The 2016 Chevy Cruze is a lower, leaner, and larger vehicle than its predecessor. Though it looks smaller visually, it is 3 inches longer overall than the outgoing model, and its wheelbase is an inch longer too. That provides 2 inches more leg room in the rear, keeping the Cruze competitive with increasingly large "compact" small sedans like the Honda Civic and Nissan Sentra, some of which now qualify as mid-size under NHTSA measurements.
The front seats are comfortable, with especially good bolstering in the higher-end Premier RS versions. The rear seat will handle two standard-sized adults, and the Cruze offers more knee room than the aging Ford Focus or the new Hyundai Elantra. GM says the new Cruze provides mid-size interior room in a small car.
Since the Cruze is a global model, selling as an upmarket sedan in some markets, Chevy has tried to give it an "upscale ambience" inside, with a dual cockpit look and premium cabin appointments clearly inspired by the larger Impala and Malibu sedans. The two-tone treatment and leather trim of the high-end Premier versions are elegant and the contrasting stitching is a nice touch, but the quilted nylon trim insets on base models carry a whiff of rental-car cost-cutting. To be fair, that was one of only a very few design elements that felt cheap—though the 4.2-inch information display between the two round gauges in the instrument cluster is only monochrome, against the full-color displays of the larger and pricier sedans in the Chevy lineup.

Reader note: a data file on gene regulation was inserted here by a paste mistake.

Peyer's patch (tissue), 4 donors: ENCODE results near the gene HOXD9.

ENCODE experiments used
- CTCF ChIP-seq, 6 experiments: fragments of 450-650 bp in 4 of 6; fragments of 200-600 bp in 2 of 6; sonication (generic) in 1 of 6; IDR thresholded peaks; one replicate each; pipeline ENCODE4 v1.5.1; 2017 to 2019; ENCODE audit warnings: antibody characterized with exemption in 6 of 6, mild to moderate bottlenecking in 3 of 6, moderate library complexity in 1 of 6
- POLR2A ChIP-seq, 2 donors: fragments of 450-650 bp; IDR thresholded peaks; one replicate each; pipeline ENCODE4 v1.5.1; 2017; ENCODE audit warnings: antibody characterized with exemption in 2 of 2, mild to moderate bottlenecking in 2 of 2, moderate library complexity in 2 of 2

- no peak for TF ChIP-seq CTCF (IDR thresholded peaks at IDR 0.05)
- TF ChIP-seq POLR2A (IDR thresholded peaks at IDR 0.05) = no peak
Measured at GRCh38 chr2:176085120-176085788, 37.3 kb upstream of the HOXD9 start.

The structure underpinning the Cruze is new, both stronger and lighter than what’s used in the previous Cruze model, providing a better-tuned ride and more precise handling. The new Cruze is very quiet even at speed under light power, though accelerating with gusto lets you know that the small engine is working hard. The ride is firm, and relatively smooth with most tire choices.